North-east fine dodgers among £1.9 million of unpaid Scottish court penalties
North and north-east fine dodgers have been forced to repay outstanding debts after court officers froze their bank accounts. Fines imposed by Aberdeen and Tain courts – which had been long overdue – were seized as the current accounts of 11 offenders were arrested. The crackdown by fines enforcement officers at courts in the Grampian, Highland and Islands Sheriffdom included recovery of £1,900 in unpaid fines – some dating back almost a year. They related to offences varying from road offences to drug misuse and assault.
Police voice concerns over ‘rise in disorder and sectarianism’ in Scottish football
One of Scotland’s most senior police officers has said there are concerns about rising disorder and sectarianism at football matches. Deputy Chief Constable Will Kerr said he is surprised at how “normal” sectarianism is, and at the aggression shown towards police from some fans. He said recent incidents include a flare being thrown at a police horse, officers being pulled from horses and others being spat at and attacked.
When normal is not normal
Police have been whispering their concerns for months: hooliganism, they have been saying, is back. Organised football violence, source concede, is nothing like the bad old days of the 1970s and 1980s. Late last year Bernie Higgins, the assistant chief constable in charge of policing Scottish games, told The Herald that half of Scotland’s 42 senior clubs had what he called “risk supporters”. Some clubs – and he did not name them – have up to 150 of such fans.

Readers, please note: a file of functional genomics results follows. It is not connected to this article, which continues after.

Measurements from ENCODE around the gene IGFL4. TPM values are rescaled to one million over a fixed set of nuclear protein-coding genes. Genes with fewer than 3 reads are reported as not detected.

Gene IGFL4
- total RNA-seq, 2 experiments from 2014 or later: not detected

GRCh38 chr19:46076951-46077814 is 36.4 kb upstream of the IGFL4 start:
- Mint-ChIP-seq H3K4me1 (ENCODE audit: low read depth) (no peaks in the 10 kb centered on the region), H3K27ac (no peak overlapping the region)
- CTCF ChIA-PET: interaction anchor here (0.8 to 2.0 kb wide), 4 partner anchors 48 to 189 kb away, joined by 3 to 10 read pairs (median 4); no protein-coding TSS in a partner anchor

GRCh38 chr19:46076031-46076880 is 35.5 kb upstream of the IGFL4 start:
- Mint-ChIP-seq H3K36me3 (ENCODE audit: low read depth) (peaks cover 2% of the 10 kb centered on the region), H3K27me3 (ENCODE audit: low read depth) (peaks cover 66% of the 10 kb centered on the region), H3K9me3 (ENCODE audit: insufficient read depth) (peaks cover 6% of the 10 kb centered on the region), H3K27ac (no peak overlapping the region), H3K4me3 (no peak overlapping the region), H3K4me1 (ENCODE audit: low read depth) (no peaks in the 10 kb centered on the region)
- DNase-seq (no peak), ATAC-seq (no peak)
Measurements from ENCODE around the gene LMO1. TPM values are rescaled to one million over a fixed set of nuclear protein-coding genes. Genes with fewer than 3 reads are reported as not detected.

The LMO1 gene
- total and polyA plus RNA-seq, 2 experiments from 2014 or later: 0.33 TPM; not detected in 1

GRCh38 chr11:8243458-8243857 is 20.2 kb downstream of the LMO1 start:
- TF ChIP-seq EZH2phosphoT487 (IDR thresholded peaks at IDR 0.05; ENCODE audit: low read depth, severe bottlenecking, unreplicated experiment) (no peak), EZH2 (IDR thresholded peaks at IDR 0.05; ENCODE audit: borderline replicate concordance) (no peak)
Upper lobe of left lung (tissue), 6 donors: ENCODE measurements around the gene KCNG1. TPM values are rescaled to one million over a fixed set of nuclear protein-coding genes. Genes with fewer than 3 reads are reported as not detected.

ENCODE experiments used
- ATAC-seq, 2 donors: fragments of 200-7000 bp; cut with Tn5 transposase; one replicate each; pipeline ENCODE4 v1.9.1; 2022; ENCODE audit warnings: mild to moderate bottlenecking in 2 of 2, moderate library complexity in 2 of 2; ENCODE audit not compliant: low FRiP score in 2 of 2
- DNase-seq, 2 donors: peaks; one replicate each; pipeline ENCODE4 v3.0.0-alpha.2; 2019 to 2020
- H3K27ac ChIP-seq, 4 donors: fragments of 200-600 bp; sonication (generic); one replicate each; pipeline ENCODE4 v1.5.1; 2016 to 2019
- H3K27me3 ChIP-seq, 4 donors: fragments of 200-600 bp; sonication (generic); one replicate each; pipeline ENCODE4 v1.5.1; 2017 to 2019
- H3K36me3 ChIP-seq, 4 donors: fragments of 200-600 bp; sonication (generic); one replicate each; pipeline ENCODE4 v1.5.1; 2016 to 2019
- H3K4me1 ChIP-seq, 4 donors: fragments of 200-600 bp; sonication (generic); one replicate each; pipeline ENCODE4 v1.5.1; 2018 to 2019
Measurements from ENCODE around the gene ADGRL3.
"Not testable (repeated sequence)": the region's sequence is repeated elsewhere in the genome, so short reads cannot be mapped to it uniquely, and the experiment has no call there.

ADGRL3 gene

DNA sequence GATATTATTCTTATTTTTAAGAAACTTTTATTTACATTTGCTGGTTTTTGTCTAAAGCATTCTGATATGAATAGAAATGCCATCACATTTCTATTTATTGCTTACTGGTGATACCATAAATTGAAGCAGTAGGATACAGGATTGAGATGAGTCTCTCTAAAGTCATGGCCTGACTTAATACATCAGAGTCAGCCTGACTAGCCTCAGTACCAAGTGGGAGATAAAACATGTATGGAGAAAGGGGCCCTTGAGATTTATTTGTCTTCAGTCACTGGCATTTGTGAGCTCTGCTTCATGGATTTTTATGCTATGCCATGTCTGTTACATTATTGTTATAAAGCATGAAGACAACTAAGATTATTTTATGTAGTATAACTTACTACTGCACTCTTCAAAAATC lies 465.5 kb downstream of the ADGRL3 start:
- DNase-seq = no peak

Police chief says sectarianism at football is now ‘normal’
One of Scotland’s most senior police officers has said there are concerns about rising disorder and sectarianism at football matches. Deputy Chief Constable Will Kerr said he is surprised at how “normal” sectarianism and aggression towards police is from some fans. He said recent incidents included a flare being thrown at a police horse, officers being pulled from horses and others being spat at and attacked.His comments came as Police Scotland said they are investigating reports of sectarian singing at Tynecastle on Wednesday when Hearts lost 2-1 to Celtic, as well as reports of coins being thrown from the away stand during the match.
Senior police officer shocked by the ‘almost visceral’ sectarianism in Scottish football
A senior police officer who spent almost 30 years working in Northern Ireland has expressed surprise at the “almost visceral” level of sectarianism in Scottish football.
Deputy Chief Constable Will Kerr, who joined Police Scotland six months ago, said sectarianism and aggression towards the police appeared to be “normal” for some fans.
He also warned that disorder and offensive behaviour at matches had increased in the past year, with recent incidents including a flare being thrown at a police horse, officers being pulled from horses and others being spat at and attacked.
Smacking ban proposal branded ‘tragic and depressing’ in Holyrood Committee
MSPs have been accused of “living on another planet” and of “criminalising parents” over plans to ban smacking in Scotland. The Scottish Parliament’s Equalities committee was told that a new bill to ban smacking was “tragic and depressing” and underlined the “aloof, elitist nature of politics.” Dr Stuart Waiton, a senior criminology lecturer at Abertay University, said that MSPs were not listening to public opinion, and that if a slap on a small child’s hand was a “form of violence that harms them you are living on another planet.”
Dundee schoolchildren learn about knife crime
Since the programme started two years ago, more than 5,000 school pupils across the city have been given peer-mentoring sessions delivered by Dundee’s Police Scotland Youth Volunteers. The sessions are delivered as part of the curriculum in a bid to give kids knowledge of knife crime in society. Andrew Hutton, group coordinator for Dundee’s Police Scotland Youth Volunteers, said: “The main message is to let young people know the dangers of carrying knives in schools or in public and also the consequences. “Over 5,000 young people within the high schools of Dundee have now been taught the message of No Knives Better Lives.”